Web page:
BIZ BUZZ: Cement wars resume | Inquirer Business

BIZ BUZZ: Cement wars resume

/ 02:16 AM December 26, 2022

Just a little over two months ago, it looked like importers had won the so-called cement wars after the Tariff Commission rejected the plea of local manufacturers to extend safeguard duties on imported cement.

But it now appears that what many thought was the end of the war was actually just the end of the first round.

That’s because the Department of Trade of Industry (DTI) recently issued Department Administrative Order 22-17, imposing what it called a “Definitive Anti-Dumping Duty” against imports of Type 1 and Type 1P cement from Vietnam.


Vietnam, of course, has been singled out by local manufacturers as the main source of the construction material that is supposedly being dumped on local shores to the detriment of Philippine-based cement companies.


The DTI imposed antidumping duties for five years on imports of ordinary Portland cement and blended cement from the Philippine’s neighbor across the South China Sea.

Naturally, the Cement Manufacturers Association of the Philippines (Cemap) welcomed the development, saying it supports the investments and development of the domestic cement manufacturing industry for job creation. It also acts as a multiplier, especially as the local economy regains its footing with the waning pandemic.

Cemap said there was sufficient domestic capacity to serve local demand for cement. And even without imports, the domestic industry was highly competitive with 14 integrated cement plants operating in the country, with a few more being built, it explained.

According to its estimates presented during the Tariff Commission’s public hearing, domestic cement capacity stood at 46.8 million metric tons versus a consumption of 28.7 million metric tons for last year. Local manufacturers also continue to expand the capacity of plants and upgrade existing facilities in order to sufficiently serve market demand, the local firms said, adding that this helped stabilize supply, and consequently, prices.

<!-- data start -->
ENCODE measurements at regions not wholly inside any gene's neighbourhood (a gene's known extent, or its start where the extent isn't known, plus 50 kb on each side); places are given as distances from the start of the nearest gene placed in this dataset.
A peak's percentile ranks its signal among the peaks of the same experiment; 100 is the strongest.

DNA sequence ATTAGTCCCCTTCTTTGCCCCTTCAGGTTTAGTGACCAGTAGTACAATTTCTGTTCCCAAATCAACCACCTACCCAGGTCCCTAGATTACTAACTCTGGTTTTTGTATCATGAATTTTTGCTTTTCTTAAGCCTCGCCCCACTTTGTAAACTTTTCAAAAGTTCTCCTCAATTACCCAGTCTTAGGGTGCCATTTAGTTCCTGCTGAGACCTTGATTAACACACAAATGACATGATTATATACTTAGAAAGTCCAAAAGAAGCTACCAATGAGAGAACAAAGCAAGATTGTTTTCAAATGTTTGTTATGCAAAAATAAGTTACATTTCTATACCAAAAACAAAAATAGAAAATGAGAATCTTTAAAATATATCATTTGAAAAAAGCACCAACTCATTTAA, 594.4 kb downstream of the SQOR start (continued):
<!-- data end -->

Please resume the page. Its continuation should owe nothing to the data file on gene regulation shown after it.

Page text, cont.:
With this recent win at the DTI, domestic manufacturers are celebrating the holidays with smiles. This means they will have to worry less about cheaper imports eating into their market share.

Of course, the question is whether cement importers—who say they are on the side of consumers who are clamoring for lower prices—will take this decision sitting down. We very much doubt it. So in the new year … Abangan!

—Daxim L. Lucas


Former National Irrigation Administration (NIA) head Benny Antiporda is deploring the inequality he said he suffered which ultimately resulted in his removal as the country’s irrigation chief.

“It is unfortunate however that while fulfilling my commitments to the President, I was made a victim of injustice and intrigue and which I was made to pay thru my removal,” said Antiporda in a statement sent to reporters.

He is referring to the actions he made “to fight the culture of corruption and lethargy” at the NIA which, according to him, was “the clear imprimatur of the President during our meeting last August in Malacañang.”

Antiporda issued this statement over a week after NIA announced Eduardo “Eddie” Guillen, a former mayor of Piddig town in Ilocos Norte, assumed the post as the agency’s acting administrator last Dec. 14.

According to Antiporda, it would have been civil if he was accorded courtesy beforehand.

Nonetheless, he expressed his gratitude to President Marcos for the opportunity to serve his administration, albeit briefly.

Antiporda’s ouster came after the Office of the Ombudsman placed him under a six-month preventive suspension without pay due to grave misconduct, among other charges filed by NIA employees in November.

—Jordeene B. Lagare

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TAGS: Cement, Department of Trade of Industry

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